Scales the energetic highs that made Mudhoney and Nirvana so exhilarating.
Greg Moffitt 2010-08-04
You’re probably not aware that Australia even has a bible belt but this hitherto unknown region offers more than sing-along sermons and upright lives well-lived. Enter grunge revivalists Violent Soho, a Brisbane quartet born amid the ashes of a teeny church band and on a mission like the grunge bubble never popped and Kurt Cobain’s shotgun failed to go off. They come highly recommended too, getting the thumbs up from production legend Rick Rubin and Sonic Youth’s Thurston Moore, so much so that the latter signed them to his Ecstatic Peace label.
Recorded at Rockfield Studios in the heart of Wales’ sheep-farming belt, Violent Soho features several songs reworked from earlier versions which originally appeared on 2008’s We Don't Belong Here. An Aussie-only release which received limited exposure, the band’s tentative first outing has now been swept aside making this their official debut album. Sporting production courtesy of the team which gave us Foo Fighters’ Echoes, Silence, Patience & Grace, Violent Soho certainly sounds better than its predecessor, a polished racket reminiscent of the best original grunge-era efforts.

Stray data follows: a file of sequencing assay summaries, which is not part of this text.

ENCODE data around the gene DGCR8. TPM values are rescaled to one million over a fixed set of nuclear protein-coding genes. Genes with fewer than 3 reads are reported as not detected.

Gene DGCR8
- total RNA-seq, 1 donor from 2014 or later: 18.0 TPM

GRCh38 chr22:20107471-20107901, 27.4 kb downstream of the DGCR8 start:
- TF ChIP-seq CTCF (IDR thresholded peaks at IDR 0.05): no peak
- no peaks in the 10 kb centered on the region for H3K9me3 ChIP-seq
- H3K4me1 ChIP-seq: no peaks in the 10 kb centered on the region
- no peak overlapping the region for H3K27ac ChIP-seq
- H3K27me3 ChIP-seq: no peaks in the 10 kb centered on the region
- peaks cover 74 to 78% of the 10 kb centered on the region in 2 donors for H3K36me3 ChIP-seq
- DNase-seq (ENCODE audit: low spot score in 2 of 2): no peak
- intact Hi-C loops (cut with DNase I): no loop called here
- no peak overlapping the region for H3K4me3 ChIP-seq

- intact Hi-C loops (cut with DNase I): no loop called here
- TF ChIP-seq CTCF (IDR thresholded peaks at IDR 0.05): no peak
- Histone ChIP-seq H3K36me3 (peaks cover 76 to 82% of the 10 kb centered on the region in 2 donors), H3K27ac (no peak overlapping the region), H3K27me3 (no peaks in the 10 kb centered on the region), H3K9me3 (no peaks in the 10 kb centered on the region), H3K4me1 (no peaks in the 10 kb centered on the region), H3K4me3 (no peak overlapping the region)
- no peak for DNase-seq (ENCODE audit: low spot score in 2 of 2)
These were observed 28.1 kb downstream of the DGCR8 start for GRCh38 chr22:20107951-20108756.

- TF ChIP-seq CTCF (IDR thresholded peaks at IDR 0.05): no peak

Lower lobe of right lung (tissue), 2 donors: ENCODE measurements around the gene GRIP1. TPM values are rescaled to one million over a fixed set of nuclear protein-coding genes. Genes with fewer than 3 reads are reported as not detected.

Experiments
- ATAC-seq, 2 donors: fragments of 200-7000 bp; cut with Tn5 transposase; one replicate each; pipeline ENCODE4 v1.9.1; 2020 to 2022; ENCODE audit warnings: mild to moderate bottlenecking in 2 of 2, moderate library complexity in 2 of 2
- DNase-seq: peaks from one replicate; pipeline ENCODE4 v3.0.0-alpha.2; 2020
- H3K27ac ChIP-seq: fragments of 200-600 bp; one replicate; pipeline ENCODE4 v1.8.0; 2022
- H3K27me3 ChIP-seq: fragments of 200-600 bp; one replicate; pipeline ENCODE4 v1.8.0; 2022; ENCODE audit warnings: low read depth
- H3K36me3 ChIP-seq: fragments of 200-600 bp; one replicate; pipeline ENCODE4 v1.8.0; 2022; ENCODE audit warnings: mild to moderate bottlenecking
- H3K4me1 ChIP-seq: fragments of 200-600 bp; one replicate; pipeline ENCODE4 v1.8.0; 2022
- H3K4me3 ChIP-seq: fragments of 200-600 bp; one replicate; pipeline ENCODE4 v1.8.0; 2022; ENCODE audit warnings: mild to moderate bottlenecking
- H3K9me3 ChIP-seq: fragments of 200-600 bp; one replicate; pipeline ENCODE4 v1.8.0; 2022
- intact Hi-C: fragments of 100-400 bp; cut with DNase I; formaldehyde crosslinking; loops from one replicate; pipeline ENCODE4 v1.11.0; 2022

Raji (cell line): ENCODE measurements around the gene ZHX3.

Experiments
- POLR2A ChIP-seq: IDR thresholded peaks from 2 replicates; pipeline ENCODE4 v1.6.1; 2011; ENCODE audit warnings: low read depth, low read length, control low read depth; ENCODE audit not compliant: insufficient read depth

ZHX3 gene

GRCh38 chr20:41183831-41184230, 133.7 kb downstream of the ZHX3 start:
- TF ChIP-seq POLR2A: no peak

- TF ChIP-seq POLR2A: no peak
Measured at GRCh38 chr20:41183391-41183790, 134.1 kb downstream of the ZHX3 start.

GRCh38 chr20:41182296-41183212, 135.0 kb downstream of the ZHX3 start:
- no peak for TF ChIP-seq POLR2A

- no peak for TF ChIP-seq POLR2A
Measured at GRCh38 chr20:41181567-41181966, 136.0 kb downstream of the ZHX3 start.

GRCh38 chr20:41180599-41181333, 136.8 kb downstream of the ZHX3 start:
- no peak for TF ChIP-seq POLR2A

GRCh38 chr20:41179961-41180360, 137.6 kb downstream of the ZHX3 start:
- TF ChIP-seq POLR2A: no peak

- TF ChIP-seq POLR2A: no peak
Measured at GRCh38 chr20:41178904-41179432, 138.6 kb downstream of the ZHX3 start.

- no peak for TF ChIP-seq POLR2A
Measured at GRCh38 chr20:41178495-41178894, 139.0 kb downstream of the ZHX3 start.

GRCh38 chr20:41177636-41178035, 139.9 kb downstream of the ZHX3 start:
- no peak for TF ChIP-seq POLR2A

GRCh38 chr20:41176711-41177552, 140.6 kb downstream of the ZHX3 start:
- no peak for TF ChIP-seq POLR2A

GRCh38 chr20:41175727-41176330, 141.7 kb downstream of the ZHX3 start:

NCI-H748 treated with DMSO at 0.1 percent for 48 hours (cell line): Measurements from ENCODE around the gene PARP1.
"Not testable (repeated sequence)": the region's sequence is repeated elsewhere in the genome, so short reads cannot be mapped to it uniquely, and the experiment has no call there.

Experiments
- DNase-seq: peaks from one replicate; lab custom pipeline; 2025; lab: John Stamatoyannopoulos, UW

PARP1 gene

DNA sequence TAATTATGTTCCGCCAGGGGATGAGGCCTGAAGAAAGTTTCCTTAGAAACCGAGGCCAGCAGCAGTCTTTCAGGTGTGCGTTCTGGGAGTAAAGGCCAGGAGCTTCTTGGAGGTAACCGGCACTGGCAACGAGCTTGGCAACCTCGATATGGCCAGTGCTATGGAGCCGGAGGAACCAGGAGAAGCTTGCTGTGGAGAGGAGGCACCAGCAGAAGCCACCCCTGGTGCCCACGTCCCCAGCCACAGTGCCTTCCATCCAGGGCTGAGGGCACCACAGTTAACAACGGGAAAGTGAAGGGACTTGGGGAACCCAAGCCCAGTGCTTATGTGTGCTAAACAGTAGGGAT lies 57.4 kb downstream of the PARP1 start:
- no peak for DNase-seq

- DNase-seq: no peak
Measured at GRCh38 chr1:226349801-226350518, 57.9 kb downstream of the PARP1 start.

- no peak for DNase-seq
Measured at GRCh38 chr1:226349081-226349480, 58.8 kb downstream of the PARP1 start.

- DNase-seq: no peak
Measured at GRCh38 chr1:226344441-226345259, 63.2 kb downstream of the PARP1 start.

The overall vibe is perhaps best summed up by the anthemic single Jesus Stole My Girlfriend. A reference, perhaps, to a childhood sweetheart lost to the aforementioned church as the band cast aside their religion in favour of rock stardom, it’s archetypal grunge. As are Son of Sam and Bombs Over Broadway, both balancing some of the intensity of punk and hardcore with moody atmospherics and catchy choruses. By the time Muscle Junkie barges its way in with its “f*** you f*** you I can’t trust you” refrain, they’re hitting us with all the clichés. This is the full-strength grunge formula with tension-and-release dynamics done to a tee.
Whether all of this is coolly calculated or totally instinctive hardly matters. That the band occasionally manages to scale the energetic highs that made Mudhoney and Nirvana so exhilarating will be more than enough for those barely out of diapers in 1991. Ten tunes, three minutes a pop – take your analysis and shove it.